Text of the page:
In 2017, the Hon Karen Andrews MP, the Assistant Minister for Vocational Education and Skills, commissioned a review of the National Vocational Education and Training Regulator Act 2011 (NVETR Act) and its associated legislative framework. The review was part of the Australian Government’s commitment to ensure the quality of the national vocational education and training (VET) sector into the future.
Professor Valerie Braithwaite from Australian National University conducted the review to determine the legislative capacity of the Australian Skills Quality Authority (ASQA) to efficiently and effectively regulate the sector, evaluate if ASQA’s functions and powers are consistent with best regulatory practice and assess the ability of the system to meet industry and student needs. Professor Braithwaite was also asked to investigate reforms that could improve outcomes for students.
The review report is available here.
Another expert review of Australia's vocational education and training sector was conducted by the Honourable Steven Joyce.
The review report is available here.
The National Vocational Education and Training Regulator Amendment Bill 2019, suggested by the minister and VET stakeholders, is the result of the recommendations of Professor Valerie Braithwaite and Steven Joyce. We did our research and have identified that this bill is highly influenced by the Australian Skills Quality Authority’s submission to the Review of the National Vocational Education and Training Regulator Act 2011. The copy of the ASQA’s submission is available via the following link here:
This bill was introduced and read for the first time in the senate on 4th Dec 2019. The second reading debate occurred on the 5th February 2020. No proposed amendments have been suggested and/or made in the Amendment bill in the first or second debate. The bill is now almost ready to be introduced to the second house and the final text of the bill will be passed with or without any amendments by both the House of Representatives and the Senate which is presented to the Governor-General for assent.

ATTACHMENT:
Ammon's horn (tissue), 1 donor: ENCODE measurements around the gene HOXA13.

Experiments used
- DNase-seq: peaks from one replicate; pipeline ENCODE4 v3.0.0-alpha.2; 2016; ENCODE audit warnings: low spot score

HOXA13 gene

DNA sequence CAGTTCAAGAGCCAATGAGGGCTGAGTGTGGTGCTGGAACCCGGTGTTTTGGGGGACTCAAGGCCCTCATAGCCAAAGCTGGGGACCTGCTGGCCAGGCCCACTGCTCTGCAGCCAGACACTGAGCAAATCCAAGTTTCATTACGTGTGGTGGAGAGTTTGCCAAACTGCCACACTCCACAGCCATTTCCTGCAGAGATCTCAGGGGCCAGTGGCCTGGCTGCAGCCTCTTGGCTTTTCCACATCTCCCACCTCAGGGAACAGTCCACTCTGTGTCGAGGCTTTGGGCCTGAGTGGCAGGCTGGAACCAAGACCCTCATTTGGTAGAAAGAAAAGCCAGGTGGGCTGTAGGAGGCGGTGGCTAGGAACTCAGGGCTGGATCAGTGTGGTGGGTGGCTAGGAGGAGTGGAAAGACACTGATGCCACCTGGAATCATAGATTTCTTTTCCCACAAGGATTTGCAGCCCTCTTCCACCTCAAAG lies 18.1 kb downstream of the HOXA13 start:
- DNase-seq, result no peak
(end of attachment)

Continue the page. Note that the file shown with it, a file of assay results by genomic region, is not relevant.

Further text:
It is important to understand this bill as it will be bringing a number of substantial changes to ASQA’s regulation of the vocational education and training sector.
It remains unclear how the proposed amendments will help the Australian Government and training and education sector to have a more transparent and balanced regulator that builds quality and capacity in the VET sector.
The suggested amendments are in relation to:
Training organisation’s registration requirements,
It appears under the amendment act the entry into the training market will be stringent. The total number of RTOs are already reasonably stable in recent years but these new changes will significantly reduce the number of organisations applying to become a registered training organisation (RTO). The proposed reform numbers one and two of ASQA’s submission are considered in full to make this change.
The organisations will be required to demonstrate a genuine purpose of a commitment to providing high-quality VET and capability to do so to be a training organisation. The training organisation will also be responsible to demonstrate the establishment of a sustainable business model, with a focus on ensuring adequate resources are readily available for the proposed scope of registration.
Conditions and decision timings relating to National VET Regulator (NVR) registered training organisations (NVR RTOs);
The amendment bill includes information about the period for which the condition will be imposed and how organisations should be notified.
Notification requirements for NVR RTOs in relation to changes to the operation of an NVR RTO or events likely to significantly affect an NVR RTO's ability to comply with the VET Quality Framework;
The stringent notification requirements are suggested to be made mandatory. The legislation enforces a policy of continuous disclosure on an RTO, notifying ASQA when there are likely to be significant changes to an RTO or when an event occurs that is likely to significantly affect an organisation’s ability to be compliant.
Reviewable decisions made by the delegate of the NVR;
Section 203 includes information about the reviewable decisions made by the delegate of the NVR.
Compliance standards and conditions for accredited courses;